By Avi Landau
Long before Japan was exporting Toyotas and Sonys, its most important foreign exchange earner was silk. Until about fifty years ago most farmers in the Kanto area supplemented their incomes by raising silk worms. Ten years ago I was still able to find the huts where these plump caterpillars were grown and the sound of their loud munching on mulberry leaves still rings in my ears whenever I think about the times I came upon them. Now, even the mulberry groves which were a typical part of the Tsukuba landscape have all but disappeared.
Last year on March 28th, I braved thunder and lightning to negotiate the steps up to the Kokage-San Shrine and join the priests and 3 older, local gentlemen to give offerings for abundant rice crops and silk production and to think back nostalgically upon the heyday of Japan’s fling with the worms and their precious cocoons.
Kokage-San Shrine is yet another Tsukuba superlative. It is the oldest shrine in Japan dedicated exclusively to sericulture and once attracted thousands of worshipers, many from the textile towns of Nagano, Gunma and Yamanashi. Located in the beautifully rustic Kangori (神郡) district of Tsukuba, the shrine is reached by ascending ancient and uneven stone steps through an even more ancient sacred grove.
It is said that the sea once reached this site and according to local legend in days long past an Indian princess who had set sail in the long journey to Japan was dead upon arrival. Her ship was made of mulberry wood, and the locals imagined that she had come from a land of abundant silkworms. They built a casket for her and filled it with mulberry leaves. To the right of the shrines main hall, under an enclosure I found an undated E-ma painting, donated by someone from Nagano Prefecture, depicting this scene.
I had a chance to chat with the Kanshushis (Shinto priests) as they were setting up the offerings on the altar. They were actually sent by The Tsukuba-San Shrine, as the Kokage Shrine has nearly been forgotten with the pricipitous decline in sericulture in Japan over the past few decades. Now there are priests at the shrine only twice a year, March 28th for the spring offerings, and then November 23rd for the shrine’s festival.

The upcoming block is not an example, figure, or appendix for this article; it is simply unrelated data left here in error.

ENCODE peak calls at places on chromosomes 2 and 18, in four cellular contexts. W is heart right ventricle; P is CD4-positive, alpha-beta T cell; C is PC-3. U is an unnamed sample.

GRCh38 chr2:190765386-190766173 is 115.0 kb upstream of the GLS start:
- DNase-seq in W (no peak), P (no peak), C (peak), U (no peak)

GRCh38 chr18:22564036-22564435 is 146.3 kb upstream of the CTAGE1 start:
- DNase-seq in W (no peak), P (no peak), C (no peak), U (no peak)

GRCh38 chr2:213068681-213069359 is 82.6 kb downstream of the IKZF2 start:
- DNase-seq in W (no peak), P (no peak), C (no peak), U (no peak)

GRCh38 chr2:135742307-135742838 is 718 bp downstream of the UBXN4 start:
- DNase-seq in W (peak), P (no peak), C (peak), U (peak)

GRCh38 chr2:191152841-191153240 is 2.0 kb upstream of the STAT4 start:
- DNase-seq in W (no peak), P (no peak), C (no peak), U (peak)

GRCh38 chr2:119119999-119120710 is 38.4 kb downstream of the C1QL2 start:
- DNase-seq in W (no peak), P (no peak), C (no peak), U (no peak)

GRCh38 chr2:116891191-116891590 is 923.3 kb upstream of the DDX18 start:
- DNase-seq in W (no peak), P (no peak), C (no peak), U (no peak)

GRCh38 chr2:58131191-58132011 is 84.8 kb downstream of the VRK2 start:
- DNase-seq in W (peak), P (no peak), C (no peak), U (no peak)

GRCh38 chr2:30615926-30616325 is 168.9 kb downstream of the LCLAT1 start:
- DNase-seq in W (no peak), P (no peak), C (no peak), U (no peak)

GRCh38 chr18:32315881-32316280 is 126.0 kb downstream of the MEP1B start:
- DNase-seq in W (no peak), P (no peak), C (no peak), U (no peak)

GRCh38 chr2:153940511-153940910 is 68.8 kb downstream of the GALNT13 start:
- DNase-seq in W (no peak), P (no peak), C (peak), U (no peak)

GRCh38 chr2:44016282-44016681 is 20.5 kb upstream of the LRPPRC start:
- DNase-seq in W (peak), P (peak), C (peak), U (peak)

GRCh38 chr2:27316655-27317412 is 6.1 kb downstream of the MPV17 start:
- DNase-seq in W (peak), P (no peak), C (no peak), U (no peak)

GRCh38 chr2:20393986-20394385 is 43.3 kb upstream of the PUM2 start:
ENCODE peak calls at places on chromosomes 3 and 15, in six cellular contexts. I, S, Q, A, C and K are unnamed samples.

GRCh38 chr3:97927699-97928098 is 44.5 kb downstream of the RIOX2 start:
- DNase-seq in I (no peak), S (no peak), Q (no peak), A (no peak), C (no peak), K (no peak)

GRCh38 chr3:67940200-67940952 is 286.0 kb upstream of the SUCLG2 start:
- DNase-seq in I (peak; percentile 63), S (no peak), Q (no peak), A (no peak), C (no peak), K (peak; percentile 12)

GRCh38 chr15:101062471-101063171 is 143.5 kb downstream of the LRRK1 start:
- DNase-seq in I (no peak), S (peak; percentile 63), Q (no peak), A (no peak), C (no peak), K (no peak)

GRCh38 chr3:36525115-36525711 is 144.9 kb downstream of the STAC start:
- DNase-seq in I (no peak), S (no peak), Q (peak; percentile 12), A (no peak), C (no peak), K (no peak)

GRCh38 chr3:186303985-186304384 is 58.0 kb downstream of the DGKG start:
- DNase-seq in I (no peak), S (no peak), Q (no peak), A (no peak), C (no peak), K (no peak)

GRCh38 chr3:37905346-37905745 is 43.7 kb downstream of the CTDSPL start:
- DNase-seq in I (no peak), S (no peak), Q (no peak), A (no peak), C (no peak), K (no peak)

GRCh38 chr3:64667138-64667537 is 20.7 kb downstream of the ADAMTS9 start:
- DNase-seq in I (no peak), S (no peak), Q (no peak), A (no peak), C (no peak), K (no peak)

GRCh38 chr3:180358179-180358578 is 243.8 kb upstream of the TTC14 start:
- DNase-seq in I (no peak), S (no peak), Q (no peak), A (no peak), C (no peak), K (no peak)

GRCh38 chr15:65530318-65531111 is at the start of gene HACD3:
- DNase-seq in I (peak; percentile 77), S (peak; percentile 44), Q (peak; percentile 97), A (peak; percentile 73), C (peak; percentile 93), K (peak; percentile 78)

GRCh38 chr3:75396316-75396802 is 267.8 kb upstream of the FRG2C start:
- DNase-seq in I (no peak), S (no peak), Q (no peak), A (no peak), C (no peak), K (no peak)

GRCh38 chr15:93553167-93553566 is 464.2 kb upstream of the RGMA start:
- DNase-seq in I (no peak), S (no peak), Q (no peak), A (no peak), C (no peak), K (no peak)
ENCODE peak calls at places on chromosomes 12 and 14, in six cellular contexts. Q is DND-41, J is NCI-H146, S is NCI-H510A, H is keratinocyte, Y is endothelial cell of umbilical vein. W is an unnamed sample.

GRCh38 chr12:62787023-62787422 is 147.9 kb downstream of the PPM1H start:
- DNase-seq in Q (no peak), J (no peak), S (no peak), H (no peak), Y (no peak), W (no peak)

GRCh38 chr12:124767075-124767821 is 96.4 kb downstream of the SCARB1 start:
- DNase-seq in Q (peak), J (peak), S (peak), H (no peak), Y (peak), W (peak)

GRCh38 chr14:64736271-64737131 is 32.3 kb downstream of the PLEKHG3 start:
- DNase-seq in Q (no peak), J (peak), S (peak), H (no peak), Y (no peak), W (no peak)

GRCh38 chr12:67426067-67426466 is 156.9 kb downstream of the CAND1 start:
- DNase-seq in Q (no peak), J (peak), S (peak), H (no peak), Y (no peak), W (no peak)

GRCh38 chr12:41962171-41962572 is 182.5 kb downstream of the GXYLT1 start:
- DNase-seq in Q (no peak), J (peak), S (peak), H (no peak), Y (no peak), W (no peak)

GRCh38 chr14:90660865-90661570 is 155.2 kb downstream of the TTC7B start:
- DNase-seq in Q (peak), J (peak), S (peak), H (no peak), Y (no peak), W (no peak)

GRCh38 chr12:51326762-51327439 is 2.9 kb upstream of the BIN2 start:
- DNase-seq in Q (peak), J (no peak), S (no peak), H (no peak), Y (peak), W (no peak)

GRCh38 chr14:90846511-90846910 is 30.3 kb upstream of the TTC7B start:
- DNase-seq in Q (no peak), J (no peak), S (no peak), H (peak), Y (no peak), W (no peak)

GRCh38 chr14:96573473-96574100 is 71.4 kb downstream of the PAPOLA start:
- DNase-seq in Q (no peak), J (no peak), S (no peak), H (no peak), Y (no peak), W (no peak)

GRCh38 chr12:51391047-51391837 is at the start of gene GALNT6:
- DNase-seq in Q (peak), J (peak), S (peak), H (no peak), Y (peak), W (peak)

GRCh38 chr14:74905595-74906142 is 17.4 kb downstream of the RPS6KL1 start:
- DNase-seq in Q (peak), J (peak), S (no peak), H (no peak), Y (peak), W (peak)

They explained to me how special the silkworms (kaiko) were to the Japanese, as they were the only domestic animal actually raised in people’s homes. They are also the only animals which normally are referred to using an honorific – O Kaiko-Sama, though the local
people usual shorten this to O Ko-Sama.
As the time came to commence the ceremony only three old men had battled the stairs and settled inside the shrine for the ceremony.
This being a mere shadow of the crowds which would have been there in former days. First, a purification rite was carried out, and then offerings of cocoons, fruit, and sacred sakaki leaves were made. O-miki (sake) was then drunk, and commemorative towels given to the few of us present.
After the ceremony, we clambered down the steps as the local men reminisced about the shrines glory days. Now the wooden buildings which would have been used by numerous vendors on this day were virtually falling apart ( one has actually collapsed!). One man mentioned that a movie had been shot on this staircase, though he could not recall the title ( it was the unwatchable first directorial effort by actor Yakusho Koji- Gama no Abura). Another man mentioned how just the other day the Emperor and Emperess performed a similar ritual for silkworms, which he had seen broadcast on TV (the Imperial Couple raises rice and silkworms for ritual purposes).
We reached the bottom of the stairway huffing and puffing. We then entered the dilapidated old shop which once served the throngs of pilgrims who would flock here. They still sold a special souvenir — Kokage Yo-kan (beanpaste). As a breeze entered the shop it gently lifted the paper displaying the price of the yokan. I noticed that for that day they had raised the price by 100 yen, taking advantage of the ceremony. Unfortunately, only 3 locals and I had shown up. Times change, things change, and this ancient rite is certainly hanging on by a VERY thin thread.